Oh, the pleasures of having your ego tickled! Who is immune to that? I bet even the pope upon election cannot suppress an inner smile from having all those impressive titles bestowed upon himself. However, the trouble with startup founders is that it is so easy to ingratiate yourself with a grandiose feel-good title which often leads to unforeseen difficulties in the future.
I have been recently working with a tech startup founded by a brilliant engineer with a strong research background and interests, who adopted himself a couple of co-founders: another engineer and a sales guy. For several years they were pursuing a bootstrapped advanced engineering design services business with its usual ups and downs, but were recently ready to turn it into a product-focused venture. As I started to work with the company a number of issues popped up related to the deceptively innocent sins from the early days of company setup.
The use of self-awarded job titles in an early-stage company could be a problem if the real qualifications do not correspond to the scale of the job title. It all starts quite innocently. The newly formed company needs formal management, so the main founder becomes the President & CEO, a technical expert becomes VP of Engineering and the sales guy naturally becomes the VP of Sales & Marketing. This might be fine if the startup is moving at the speed of Hyperloop and the calibre of folks involved is adequate to the task – but this is rare with early-stage companies.
In this particular case, the individuals involved were all very talented but simply did not have the management or business experience to occupy these positions as the company started to grow. The problems manifested themselves at several levels:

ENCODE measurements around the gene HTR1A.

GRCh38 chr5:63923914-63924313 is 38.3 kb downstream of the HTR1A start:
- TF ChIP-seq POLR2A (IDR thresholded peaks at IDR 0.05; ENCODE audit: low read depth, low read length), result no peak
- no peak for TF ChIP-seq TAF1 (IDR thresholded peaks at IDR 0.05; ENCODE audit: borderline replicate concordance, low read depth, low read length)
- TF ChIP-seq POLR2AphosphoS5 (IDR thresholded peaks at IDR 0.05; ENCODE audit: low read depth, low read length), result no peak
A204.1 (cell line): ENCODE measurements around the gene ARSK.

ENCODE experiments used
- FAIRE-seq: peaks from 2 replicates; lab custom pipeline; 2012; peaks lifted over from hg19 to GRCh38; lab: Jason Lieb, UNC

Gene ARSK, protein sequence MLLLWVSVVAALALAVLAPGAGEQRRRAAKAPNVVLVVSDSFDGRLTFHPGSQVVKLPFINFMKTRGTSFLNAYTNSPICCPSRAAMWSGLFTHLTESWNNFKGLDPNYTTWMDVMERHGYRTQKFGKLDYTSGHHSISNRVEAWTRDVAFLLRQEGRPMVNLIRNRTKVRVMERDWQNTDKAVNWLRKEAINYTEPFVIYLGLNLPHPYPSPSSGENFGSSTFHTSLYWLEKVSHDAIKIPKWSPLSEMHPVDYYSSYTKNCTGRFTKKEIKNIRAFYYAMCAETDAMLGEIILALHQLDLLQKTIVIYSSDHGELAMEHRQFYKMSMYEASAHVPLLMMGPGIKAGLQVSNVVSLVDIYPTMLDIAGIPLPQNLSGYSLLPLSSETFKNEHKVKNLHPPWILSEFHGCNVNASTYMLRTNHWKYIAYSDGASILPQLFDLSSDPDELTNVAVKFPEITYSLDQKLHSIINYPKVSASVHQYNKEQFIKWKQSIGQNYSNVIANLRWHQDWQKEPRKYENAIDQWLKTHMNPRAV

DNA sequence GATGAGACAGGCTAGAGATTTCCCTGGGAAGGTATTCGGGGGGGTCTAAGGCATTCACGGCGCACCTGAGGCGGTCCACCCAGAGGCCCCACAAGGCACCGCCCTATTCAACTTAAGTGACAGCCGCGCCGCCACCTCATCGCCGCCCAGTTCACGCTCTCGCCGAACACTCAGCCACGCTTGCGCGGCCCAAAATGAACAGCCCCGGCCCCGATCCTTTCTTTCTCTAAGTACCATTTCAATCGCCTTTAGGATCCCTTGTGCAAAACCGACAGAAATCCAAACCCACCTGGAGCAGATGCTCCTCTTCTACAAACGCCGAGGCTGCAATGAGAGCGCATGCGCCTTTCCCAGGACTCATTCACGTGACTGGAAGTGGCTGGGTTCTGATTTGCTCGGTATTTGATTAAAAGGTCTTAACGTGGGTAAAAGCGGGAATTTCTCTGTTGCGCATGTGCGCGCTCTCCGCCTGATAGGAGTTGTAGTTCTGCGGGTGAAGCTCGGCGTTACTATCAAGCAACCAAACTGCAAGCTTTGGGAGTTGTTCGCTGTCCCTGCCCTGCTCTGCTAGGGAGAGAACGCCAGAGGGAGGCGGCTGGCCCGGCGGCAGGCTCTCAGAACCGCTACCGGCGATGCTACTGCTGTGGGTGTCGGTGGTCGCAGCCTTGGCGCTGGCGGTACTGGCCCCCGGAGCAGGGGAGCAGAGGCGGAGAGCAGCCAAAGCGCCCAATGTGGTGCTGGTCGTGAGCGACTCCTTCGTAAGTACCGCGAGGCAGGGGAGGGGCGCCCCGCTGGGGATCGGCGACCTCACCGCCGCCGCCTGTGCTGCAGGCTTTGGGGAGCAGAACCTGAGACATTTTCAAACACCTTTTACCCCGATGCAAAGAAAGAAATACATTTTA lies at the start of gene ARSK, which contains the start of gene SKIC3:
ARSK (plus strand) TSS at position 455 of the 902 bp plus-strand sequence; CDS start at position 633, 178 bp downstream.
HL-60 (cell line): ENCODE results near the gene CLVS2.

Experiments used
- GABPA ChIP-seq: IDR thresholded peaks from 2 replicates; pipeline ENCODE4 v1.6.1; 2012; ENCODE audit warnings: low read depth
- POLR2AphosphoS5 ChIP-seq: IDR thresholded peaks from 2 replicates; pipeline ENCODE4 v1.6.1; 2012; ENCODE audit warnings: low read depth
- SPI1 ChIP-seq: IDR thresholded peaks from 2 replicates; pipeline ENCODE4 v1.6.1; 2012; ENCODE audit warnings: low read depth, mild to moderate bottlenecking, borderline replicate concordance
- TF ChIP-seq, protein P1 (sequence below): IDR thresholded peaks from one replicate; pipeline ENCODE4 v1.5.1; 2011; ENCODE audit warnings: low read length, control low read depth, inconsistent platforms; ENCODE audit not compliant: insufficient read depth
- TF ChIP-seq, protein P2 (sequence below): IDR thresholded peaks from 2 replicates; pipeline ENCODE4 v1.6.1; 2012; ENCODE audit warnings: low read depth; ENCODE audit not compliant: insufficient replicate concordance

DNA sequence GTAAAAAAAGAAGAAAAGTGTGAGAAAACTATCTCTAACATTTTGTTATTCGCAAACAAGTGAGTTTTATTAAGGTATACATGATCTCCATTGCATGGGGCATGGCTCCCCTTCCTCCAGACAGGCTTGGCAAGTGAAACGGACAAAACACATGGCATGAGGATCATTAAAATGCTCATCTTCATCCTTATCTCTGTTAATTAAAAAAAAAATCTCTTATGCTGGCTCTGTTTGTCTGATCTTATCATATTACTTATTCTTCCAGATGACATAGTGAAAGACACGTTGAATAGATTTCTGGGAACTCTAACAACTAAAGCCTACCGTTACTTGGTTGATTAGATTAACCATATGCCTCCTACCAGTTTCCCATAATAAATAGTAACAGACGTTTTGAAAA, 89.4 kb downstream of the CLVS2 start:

· Fundraising – the quality of the management team is key in any investment decision, and in this case was not passing scrutiny, but just becoming a major hurdle in raising the sought $2M round
· Customer relationships – as the company typically had large organizations as its customers, the imbalance of titles in the intense customer interactions was creating awkward situations when our “VPs” were often dealing either with junior corporate managers or with true senior executives; not good in either case!
· Internal operations – with the business growth came the increase in staff hiring, HR issues, etc. and it became clear that being a brilliant engineer does not necessarily translate into a “titled” manager
· Shareholders – having individuals as subordinates, while at the same time being major shareholders, creates tricky problems which could easily de-stabilize the company; reasonable measures and safeguards need to be put in place to protect against catastrophe
It took me, as an appointed company Chairman, quite a while and a lot of tip-toeing and gentle maneuvering to rectify this situation. We ended up re-classifying job titles as CTO, Director of Sales, and, a face-saving, Chief Designer. This created room to bring in more experienced talent to help steer the company. It goes without saying that nobody likes to feel “degraded” and it was not easy on all the fragile egos involved. It all worked out for the better but could have been avoided if only we learned to control our egos!
Take-aways from this post:
· Members of the Founders team should go easy on the job titles and avoid loftiness incommensurate with experience
· As a controlling Founder, be careful with the use of fancy titles, in lieu of adequate compensation, as a bait to attract talent – it could be difficult to undo it
· Expect and plan to bring along experienced new hires while having org chart room and job titles available
· Don’t confuse shareholders role with the employment function; build safe guarding measures to protect from interference